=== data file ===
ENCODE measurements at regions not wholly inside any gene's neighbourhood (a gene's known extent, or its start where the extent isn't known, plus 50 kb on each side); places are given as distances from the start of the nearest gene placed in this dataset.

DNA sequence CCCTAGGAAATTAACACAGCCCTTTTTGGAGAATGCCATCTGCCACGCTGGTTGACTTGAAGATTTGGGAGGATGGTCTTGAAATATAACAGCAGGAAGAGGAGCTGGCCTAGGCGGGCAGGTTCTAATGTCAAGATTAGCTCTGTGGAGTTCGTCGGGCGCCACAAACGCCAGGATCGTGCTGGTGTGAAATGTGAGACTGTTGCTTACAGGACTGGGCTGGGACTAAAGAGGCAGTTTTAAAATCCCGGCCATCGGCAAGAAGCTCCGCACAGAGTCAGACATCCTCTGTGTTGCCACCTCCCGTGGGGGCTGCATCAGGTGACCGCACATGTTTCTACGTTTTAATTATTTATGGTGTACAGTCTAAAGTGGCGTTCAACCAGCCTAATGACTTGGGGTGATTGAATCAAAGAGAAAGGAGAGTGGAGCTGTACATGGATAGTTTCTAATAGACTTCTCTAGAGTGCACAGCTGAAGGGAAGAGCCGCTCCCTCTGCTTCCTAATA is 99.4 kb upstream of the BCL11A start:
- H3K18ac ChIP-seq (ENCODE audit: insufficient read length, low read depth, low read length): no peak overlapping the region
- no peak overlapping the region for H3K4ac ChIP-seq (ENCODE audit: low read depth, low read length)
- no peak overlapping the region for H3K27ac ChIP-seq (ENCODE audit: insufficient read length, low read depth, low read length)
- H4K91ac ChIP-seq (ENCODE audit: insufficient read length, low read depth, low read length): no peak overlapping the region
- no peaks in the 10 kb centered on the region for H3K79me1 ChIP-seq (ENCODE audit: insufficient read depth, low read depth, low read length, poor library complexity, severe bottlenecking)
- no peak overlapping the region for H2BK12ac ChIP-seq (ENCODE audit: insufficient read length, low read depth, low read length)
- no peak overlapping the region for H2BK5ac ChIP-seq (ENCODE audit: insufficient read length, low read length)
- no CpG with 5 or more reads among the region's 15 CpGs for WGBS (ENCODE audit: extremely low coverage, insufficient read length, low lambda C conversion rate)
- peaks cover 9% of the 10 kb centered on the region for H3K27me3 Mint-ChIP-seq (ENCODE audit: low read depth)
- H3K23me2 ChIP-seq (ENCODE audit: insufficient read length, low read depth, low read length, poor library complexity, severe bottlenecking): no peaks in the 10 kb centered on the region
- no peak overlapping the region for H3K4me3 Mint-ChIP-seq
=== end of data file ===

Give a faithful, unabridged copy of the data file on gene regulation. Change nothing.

ENCODE measurements at regions not wholly inside any gene's neighbourhood (a gene's known extent, or its start where the extent isn't known, plus 50 kb on each side); places are given as distances from the start of the nearest gene placed in this dataset.

DNA sequence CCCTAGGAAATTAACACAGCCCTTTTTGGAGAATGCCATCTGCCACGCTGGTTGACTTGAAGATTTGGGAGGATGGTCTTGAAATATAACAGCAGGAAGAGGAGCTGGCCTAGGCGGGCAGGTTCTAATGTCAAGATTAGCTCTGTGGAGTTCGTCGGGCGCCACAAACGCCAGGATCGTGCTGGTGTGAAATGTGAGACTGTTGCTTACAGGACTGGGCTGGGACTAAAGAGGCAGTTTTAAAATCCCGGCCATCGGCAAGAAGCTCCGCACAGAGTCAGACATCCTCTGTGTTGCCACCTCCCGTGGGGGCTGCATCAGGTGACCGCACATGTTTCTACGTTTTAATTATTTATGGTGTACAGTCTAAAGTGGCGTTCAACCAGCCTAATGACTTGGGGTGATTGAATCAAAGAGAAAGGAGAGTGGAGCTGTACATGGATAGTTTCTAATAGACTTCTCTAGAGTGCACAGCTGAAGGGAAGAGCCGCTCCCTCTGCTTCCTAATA is 99.4 kb upstream of the BCL11A start:
- H3K18ac ChIP-seq (ENCODE audit: insufficient read length, low read depth, low read length): no peak overlapping the region
- no peak overlapping the region for H3K4ac ChIP-seq (ENCODE audit: low read depth, low read length)
- no peak overlapping the region for H3K27ac ChIP-seq (ENCODE audit: insufficient read length, low read depth, low read length)
- H4K91ac ChIP-seq (ENCODE audit: insufficient read length, low read depth, low read length): no peak overlapping the region
- no peaks in the 10 kb centered on the region for H3K79me1 ChIP-seq (ENCODE audit: insufficient read depth, low read depth, low read length, poor library complexity, severe bottlenecking)
- no peak overlapping the region for H2BK12ac ChIP-seq (ENCODE audit: insufficient read length, low read depth, low read length)
- no peak overlapping the region for H2BK5ac ChIP-seq (ENCODE audit: insufficient read length, low read length)
- no CpG with 5 or more reads among the region's 15 CpGs for WGBS (ENCODE audit: extremely low coverage, insufficient read length, low lambda C conversion rate)
- peaks cover 9% of the 10 kb centered on the region for H3K27me3 Mint-ChIP-seq (ENCODE audit: low read depth)
- H3K23me2 ChIP-seq (ENCODE audit: insufficient read length, low read depth, low read length, poor library complexity, severe bottlenecking): no peaks in the 10 kb centered on the region
- no peak overlapping the region for H3K4me3 Mint-ChIP-seq